And now we come to a tricky balancing act.  How do you study your new language consistently (every day!) without getting burned out?  The problem is that, if you skip one day, it gets easy to skip two days and then three and then a week and then two and then you have to start all over.

On the other hand, if you hit yourself in the head with a new language day after day after day after day…there may come a day when  your head breaks and you just don’t want to do it anymore.

So, what do you do?

You find a balance.

My plan (and I’m not saying it’s the only way or even the best way, just that it works for me) is this:  I have a list of language related tasks, some of which I must do every day and some of which I can do each day, but which I can also skip if I’m just not up to it.  That means that I am always doing something but that I have some control over how much I do.

My list looks like this:


  1. Go over all review Kanji
  2. Study 22 new Kanji


  • Add up to 5 new Kanji
  • Listen to audio lessons
  • Study grammar

So why does the “must do” list use numbers while the “can do” list is just bullet points?  Because not only must I do those two things, I must do them in that order.  I always review old material before I cram new material into my brain.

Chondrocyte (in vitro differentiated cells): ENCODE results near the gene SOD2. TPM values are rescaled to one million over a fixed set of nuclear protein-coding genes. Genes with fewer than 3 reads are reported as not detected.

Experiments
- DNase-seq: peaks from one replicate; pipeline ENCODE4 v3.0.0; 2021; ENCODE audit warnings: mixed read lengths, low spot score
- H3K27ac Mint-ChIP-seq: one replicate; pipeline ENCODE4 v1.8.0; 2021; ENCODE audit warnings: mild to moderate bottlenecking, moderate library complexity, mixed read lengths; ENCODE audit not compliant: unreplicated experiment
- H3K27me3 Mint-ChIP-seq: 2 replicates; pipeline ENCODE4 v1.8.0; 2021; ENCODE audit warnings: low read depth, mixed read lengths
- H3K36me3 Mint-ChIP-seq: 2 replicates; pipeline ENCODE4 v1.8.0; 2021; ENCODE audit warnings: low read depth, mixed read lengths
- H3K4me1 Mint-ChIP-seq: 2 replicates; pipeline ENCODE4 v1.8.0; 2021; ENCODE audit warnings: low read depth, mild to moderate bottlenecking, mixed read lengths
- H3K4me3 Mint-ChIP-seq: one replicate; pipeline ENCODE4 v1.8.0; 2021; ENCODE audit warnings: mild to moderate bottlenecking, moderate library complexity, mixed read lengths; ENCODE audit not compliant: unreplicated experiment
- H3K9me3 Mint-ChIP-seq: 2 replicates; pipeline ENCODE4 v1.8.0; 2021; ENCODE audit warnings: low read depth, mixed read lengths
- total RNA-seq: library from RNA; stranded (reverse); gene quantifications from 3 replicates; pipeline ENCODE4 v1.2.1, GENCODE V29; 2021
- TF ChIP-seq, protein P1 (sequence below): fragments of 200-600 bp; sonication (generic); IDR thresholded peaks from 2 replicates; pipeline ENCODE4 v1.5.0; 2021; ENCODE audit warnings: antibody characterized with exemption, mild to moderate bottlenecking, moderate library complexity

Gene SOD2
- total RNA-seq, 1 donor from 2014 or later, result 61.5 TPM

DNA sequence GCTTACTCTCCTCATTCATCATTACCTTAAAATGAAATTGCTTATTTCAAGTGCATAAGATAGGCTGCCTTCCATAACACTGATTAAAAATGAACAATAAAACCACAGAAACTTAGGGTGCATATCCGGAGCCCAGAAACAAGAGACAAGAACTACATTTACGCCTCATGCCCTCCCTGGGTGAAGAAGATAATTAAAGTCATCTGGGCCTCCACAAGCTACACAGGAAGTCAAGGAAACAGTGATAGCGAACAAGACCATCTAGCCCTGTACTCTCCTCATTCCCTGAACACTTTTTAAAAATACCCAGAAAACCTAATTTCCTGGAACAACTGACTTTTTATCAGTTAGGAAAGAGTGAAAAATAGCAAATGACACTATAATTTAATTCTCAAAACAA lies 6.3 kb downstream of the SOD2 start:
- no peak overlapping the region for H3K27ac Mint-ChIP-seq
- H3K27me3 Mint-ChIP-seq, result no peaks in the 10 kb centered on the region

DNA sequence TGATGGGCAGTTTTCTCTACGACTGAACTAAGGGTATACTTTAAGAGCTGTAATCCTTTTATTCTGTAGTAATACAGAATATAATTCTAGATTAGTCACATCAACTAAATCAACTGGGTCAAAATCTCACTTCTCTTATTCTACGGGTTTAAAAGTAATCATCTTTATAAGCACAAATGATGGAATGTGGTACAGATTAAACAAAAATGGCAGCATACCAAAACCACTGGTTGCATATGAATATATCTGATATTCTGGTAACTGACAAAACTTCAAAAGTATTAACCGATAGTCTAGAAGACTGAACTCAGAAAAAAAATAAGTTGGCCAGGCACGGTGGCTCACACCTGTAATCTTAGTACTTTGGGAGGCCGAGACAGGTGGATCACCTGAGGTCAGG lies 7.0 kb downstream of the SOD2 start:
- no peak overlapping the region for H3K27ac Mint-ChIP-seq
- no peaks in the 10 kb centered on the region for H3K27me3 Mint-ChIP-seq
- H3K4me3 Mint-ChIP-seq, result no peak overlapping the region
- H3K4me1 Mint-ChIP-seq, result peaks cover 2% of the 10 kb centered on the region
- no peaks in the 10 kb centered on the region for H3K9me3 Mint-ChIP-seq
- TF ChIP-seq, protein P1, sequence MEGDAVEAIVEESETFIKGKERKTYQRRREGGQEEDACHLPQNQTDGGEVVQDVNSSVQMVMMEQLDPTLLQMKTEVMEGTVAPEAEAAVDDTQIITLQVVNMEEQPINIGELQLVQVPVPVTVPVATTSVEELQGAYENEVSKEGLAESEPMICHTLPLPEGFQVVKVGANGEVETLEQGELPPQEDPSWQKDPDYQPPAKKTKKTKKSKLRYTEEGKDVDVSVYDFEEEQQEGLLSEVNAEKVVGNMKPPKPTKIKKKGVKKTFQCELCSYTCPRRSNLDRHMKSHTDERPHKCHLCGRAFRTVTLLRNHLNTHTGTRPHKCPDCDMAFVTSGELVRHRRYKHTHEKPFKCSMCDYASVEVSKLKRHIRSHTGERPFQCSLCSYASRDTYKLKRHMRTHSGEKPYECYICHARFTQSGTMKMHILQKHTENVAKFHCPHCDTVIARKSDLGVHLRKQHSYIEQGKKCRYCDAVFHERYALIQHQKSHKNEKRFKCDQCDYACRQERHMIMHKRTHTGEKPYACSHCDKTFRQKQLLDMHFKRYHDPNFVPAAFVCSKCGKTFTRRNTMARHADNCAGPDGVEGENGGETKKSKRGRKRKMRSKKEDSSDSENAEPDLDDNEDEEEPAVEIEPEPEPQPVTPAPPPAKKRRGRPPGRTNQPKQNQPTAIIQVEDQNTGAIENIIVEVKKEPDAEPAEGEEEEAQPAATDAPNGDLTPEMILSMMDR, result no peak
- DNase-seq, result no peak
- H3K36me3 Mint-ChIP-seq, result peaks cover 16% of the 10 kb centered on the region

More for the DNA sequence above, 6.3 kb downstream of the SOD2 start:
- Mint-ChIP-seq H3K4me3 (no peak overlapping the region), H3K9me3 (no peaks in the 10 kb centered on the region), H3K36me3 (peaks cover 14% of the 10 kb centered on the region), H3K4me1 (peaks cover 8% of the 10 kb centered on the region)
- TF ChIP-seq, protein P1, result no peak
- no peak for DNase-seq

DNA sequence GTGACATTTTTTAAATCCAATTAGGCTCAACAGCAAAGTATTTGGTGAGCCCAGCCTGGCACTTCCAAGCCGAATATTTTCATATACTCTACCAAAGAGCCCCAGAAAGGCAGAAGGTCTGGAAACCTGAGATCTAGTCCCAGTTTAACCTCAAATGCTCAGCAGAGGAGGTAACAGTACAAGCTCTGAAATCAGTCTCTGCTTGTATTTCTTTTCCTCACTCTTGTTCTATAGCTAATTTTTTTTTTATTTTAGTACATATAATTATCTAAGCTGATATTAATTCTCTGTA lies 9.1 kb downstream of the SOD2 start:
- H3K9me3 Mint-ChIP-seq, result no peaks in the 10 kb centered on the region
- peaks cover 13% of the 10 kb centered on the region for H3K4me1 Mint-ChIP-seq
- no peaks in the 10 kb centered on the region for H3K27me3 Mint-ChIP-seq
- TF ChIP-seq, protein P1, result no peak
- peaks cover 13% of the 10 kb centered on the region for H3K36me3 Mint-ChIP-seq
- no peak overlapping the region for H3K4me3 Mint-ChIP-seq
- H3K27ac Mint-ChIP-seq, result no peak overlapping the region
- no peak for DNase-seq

In the “can do” list, why do I limit my extra Kanji to no more than 5?  So that the number of Kanji I have to review doesn’t get out of hand.  Right now I have to review, on average, around 120 Kanji a day, and I can handle that, but the more I study each day, the more Kanji I will have to review each day, and the time required could get out of hand.

Yes, if I up the number of new Kanji and spend more time on it I will finish faster, but the important thing to remember is that getting to the finish line is the important point, not how quickly you get there.  I am a teacher, and, in my classes, on test days, the students finish at different times.  Sometimes the last person to finish will make a comment about how slow they are, and I ask them if they would rather be the first one out the door but score ten points lower on the test.  No.  So why is how quickly you get done important?  It isn’t.

Now, this list of tasks is the list right now, when I am in the midst of learning the Kanji.  When I get through the 2200 cards in this anki deck, I will continue to review my Kanji, but I will be in a new phase of learning and my list above will change accordingly.

Most days I also do some audio and some grammar study (which actually means some vocabulary acquisition as well) but, because I can skip those things if I feel like it, some days I do, and that prevents me from burning out, but doing the things on the “must do” list means that I don’t stop studying altogether.

For me, that’s the best of both worlds.

I have some other motivational tricks as well, but that’s another post.



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